President Chabotar’s Charge to the Class of 2004
I’m supposed to give the charge to the Class of 2004. What’s a charge? The dictionary says a charge means I am to impose a duty or obligation on you. Just what you need is another obligation after four or more years of tuition bills, syllabi, exams, pop quizzes, all-nighters, evading traffic on West Friendly and dodging security in the Binford parking lot. But OK, I’ll do it.
Another issue was what to say? Should I be all presidential and serious, or tell a few jokes. I knew that certain kinds of humor would be inappropriate on such a formal occasion. At the end, I decided to just be myself because today is your special day. It is a bittersweet time for you — one marked by achievement and graduation, but also a day when you will leave this place and embark on a new journey hopefully with following winds and fair skies.
In my decades in higher education, I have heard my share of commencement talks. Some windbags think that for their speech to be immortal it also has to be eternal. So I shall spare you that. But neither do I plan to emulate a former governor of Wyoming named Nels Smith, who, when it came his time to speak, went up to the podium, looked out at the graduates, and said, “You done good!” Then he sat down.
Well, I think all of you have “done good” to graduate from Guilford, but I also have a few other thoughts I want to share.
Guilford College is finishing a strategic planning process where we have identified anew our core values — or the essential, timeless, enduring tenets of the college. Core values are not developed in planning; they are there all the time and need only to be recognized. I want to address those core values and urge you to make them a part of your new life — to regard them as part of the legacy that your alma mater bequeaths to you today.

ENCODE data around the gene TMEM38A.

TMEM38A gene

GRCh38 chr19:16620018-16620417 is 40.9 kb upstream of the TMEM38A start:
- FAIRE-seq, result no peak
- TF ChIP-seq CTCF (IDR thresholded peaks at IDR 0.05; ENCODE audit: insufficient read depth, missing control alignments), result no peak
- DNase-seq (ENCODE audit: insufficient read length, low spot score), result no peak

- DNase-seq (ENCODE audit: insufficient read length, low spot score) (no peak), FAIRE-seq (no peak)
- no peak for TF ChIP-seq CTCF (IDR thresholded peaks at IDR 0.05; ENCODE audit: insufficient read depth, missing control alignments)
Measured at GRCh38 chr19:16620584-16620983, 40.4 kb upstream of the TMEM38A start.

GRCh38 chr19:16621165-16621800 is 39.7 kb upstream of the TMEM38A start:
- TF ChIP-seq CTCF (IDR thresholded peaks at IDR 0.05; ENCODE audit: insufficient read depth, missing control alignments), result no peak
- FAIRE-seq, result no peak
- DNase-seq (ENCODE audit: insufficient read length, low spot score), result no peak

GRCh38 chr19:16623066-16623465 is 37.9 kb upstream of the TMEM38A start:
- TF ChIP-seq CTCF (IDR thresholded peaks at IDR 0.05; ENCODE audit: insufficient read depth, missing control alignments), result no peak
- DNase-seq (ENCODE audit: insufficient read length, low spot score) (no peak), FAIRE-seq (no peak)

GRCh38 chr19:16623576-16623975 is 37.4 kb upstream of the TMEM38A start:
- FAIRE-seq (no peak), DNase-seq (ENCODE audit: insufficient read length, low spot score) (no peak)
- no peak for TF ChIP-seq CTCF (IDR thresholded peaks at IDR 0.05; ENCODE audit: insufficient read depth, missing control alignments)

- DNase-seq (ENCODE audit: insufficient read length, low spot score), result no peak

The first core value is community. We are committed to the cultivation of positive relationships among students, faculty, and staff. Where everyone feels welcomed and included.
In the Quaker tradition, we use questions or queries, to challenge ourselves to live in keeping with our values. Thus, in terms of community, my query is: Will you act toward building a community that promotes the intellectual, physical, emotional, and spiritual good of everyone?
Helen Keller, who knew what it was to overcome individual handicaps, once said, “Alone we can do so little. Together we can do so much.”
Community reminds me of teamwork. In his book, A Coach’s Life, former UNC-Chapel Hill basketball coach Dean Smith emphasized the value of teamwork. “Basketball is a game that is dependent on togetherness,” he said. At Carolina, the player making the shot made a habit of pointing appreciatively to the teammate who passed him the ball.
Diversity is another core value. We are committed to creating an academic institution where students from all cultures and backgrounds and with conflicting ideas may succeed.
My query is: Do you respect persons with different political and social viewpoints, and encourage them to speak out?
The renowned poet, Maya Angelou, has said, “I note obvious differences between sort and type, but we are more alike my friends, than we are unalike.”